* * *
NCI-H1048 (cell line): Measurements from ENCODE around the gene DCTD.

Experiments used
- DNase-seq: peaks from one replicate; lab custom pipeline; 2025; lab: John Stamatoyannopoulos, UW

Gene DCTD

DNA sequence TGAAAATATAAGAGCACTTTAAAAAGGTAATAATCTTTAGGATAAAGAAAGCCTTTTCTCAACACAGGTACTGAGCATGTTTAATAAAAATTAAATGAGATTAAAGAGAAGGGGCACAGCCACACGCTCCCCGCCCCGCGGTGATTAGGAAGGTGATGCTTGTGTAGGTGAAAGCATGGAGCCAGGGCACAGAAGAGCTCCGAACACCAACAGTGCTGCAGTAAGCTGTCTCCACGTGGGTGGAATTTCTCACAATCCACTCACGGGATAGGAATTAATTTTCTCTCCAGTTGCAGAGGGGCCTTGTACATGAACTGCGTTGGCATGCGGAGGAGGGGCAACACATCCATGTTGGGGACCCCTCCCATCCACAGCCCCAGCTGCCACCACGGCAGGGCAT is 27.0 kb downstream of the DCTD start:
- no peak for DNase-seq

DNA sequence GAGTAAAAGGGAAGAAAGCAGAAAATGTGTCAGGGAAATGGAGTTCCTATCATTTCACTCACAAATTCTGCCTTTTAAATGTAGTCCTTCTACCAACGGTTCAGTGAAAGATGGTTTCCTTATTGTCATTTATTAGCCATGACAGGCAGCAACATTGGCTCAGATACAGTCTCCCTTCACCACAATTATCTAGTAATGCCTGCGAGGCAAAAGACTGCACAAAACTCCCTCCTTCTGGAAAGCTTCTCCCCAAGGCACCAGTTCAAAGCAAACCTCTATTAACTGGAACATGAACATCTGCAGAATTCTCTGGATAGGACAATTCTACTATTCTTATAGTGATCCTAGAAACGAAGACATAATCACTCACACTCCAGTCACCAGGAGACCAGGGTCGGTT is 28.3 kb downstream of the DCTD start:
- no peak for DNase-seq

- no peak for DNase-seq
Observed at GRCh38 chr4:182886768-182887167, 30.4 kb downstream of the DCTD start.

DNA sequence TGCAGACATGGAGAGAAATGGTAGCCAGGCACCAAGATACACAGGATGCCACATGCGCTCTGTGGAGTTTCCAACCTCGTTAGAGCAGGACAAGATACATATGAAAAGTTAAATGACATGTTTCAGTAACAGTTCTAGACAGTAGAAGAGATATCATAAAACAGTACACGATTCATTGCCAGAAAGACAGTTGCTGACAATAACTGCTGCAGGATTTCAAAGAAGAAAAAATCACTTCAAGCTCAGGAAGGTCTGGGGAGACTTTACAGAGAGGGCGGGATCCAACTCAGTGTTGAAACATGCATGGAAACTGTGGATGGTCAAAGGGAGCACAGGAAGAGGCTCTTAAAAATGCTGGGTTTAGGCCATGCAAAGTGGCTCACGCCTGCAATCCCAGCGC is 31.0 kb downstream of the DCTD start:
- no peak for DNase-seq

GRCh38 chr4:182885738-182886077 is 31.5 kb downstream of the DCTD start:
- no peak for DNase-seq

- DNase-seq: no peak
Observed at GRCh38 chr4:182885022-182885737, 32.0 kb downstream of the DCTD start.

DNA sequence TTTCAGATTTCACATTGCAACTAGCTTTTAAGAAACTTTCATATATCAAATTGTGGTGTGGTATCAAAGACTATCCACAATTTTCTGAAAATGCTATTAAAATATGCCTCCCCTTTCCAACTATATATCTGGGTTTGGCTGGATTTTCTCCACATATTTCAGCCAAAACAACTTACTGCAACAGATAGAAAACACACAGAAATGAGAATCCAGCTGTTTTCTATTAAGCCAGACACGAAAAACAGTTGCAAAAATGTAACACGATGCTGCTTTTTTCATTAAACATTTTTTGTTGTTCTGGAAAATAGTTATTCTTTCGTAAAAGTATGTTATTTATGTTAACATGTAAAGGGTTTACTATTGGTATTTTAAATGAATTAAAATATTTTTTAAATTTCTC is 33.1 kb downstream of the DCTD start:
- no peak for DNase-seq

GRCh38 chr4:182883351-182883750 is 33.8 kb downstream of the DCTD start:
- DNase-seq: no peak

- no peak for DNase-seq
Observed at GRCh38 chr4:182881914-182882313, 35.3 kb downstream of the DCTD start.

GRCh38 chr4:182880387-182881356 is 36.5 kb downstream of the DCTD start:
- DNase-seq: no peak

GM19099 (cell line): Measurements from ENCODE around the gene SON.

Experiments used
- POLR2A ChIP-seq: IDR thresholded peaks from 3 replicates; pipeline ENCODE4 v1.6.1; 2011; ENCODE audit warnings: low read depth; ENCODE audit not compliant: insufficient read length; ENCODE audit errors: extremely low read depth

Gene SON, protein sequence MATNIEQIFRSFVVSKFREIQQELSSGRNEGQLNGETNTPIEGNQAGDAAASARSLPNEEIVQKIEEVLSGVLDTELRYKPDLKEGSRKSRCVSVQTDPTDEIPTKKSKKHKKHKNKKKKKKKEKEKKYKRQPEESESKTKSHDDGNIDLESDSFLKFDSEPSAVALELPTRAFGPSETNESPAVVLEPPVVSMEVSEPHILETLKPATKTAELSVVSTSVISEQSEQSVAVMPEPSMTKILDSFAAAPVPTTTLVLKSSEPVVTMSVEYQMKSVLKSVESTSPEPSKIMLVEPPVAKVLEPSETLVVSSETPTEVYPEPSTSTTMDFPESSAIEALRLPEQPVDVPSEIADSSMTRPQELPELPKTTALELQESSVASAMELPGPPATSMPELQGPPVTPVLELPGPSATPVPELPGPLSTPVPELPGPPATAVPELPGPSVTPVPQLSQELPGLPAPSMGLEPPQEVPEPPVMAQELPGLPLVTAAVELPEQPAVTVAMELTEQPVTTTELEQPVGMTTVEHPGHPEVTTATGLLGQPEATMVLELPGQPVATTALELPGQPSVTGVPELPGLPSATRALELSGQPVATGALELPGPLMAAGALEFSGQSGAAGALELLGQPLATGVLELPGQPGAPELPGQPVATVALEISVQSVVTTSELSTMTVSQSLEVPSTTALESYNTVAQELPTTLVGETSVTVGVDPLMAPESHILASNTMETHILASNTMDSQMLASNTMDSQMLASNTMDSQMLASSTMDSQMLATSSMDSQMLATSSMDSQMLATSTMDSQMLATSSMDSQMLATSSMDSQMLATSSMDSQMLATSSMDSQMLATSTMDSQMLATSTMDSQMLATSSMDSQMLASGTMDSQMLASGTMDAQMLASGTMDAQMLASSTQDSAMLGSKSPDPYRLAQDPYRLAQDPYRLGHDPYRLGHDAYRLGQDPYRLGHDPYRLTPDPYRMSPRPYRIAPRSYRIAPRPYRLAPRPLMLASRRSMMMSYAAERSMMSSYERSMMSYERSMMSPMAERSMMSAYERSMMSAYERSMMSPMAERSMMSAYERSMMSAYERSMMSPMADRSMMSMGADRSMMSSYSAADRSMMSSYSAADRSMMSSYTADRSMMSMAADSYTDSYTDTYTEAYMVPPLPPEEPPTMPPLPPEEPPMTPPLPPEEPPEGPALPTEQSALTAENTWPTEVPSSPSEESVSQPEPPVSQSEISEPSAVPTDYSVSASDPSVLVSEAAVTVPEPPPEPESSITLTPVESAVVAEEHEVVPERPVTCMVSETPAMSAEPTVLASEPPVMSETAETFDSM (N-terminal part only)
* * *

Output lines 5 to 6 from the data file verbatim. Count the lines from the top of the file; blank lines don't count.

DNA sequence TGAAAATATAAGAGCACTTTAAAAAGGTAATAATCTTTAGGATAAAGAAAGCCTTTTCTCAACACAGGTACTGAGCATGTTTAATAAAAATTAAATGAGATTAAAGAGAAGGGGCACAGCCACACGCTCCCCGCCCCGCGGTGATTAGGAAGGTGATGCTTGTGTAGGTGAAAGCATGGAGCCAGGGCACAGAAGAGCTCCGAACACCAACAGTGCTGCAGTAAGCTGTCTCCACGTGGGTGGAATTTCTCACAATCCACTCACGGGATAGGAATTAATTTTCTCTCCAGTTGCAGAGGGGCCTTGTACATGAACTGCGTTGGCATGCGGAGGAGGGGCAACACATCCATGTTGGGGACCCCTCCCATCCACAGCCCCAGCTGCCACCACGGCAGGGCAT is 27.0 kb downstream of the DCTD start:
- no peak for DNase-seq